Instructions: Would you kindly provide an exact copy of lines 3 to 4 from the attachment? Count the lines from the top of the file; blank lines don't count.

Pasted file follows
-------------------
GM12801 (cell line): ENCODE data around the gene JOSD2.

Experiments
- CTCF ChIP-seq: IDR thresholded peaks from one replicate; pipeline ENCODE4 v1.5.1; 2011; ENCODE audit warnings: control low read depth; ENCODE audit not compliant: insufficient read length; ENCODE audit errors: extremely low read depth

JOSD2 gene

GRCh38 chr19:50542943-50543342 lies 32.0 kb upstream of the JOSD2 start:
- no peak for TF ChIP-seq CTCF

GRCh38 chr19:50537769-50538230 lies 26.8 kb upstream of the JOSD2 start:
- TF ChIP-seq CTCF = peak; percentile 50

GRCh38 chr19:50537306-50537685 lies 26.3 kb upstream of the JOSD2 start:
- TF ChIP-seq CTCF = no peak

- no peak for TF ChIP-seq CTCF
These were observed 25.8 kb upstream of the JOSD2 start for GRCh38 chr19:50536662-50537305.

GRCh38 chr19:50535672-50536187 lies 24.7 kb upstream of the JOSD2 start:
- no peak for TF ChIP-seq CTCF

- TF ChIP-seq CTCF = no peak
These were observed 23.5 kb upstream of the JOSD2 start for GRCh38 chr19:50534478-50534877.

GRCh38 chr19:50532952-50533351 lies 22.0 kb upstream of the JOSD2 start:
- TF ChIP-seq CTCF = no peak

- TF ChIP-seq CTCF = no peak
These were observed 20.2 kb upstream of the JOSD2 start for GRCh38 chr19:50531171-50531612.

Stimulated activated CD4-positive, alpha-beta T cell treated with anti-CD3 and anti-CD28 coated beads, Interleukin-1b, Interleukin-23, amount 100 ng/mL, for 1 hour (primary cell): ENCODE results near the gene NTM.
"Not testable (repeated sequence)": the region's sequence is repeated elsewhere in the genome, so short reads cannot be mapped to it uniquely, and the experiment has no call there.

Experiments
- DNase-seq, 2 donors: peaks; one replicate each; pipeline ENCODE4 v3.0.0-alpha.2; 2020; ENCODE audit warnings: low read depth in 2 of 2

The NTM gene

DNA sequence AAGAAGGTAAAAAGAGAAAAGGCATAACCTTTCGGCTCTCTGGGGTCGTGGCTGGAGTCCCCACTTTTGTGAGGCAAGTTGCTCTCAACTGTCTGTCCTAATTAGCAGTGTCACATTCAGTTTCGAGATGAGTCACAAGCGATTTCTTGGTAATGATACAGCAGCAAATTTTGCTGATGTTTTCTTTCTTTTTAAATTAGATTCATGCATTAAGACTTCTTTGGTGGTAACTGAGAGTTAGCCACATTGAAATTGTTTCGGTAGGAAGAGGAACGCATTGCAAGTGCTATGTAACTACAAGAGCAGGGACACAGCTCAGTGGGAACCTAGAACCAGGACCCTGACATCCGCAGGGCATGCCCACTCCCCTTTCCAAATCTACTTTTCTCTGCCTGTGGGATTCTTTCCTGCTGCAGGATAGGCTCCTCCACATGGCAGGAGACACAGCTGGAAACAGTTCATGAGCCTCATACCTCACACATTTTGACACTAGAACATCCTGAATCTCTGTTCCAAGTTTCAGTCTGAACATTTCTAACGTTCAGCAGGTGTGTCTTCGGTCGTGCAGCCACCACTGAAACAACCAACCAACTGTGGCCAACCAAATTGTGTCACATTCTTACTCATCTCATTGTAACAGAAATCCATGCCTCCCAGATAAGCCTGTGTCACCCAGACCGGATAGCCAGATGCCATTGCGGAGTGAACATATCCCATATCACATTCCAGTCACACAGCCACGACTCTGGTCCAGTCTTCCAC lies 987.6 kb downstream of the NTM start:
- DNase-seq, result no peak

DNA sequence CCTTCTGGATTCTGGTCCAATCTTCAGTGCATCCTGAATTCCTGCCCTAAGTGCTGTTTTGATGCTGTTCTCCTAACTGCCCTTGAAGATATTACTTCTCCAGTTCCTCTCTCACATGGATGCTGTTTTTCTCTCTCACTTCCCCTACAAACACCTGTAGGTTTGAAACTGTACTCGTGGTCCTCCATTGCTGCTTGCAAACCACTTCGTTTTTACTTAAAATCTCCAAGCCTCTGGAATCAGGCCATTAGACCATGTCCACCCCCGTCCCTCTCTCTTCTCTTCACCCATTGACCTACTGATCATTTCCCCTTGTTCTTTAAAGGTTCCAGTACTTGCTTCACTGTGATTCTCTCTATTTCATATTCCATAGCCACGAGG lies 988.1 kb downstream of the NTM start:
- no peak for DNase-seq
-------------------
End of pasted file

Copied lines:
- CTCF ChIP-seq: IDR thresholded peaks from one replicate; pipeline ENCODE4 v1.5.1; 2011; ENCODE audit warnings: control low read depth; ENCODE audit not compliant: insufficient read length; ENCODE audit errors: extremely low read depth

JOSD2 gene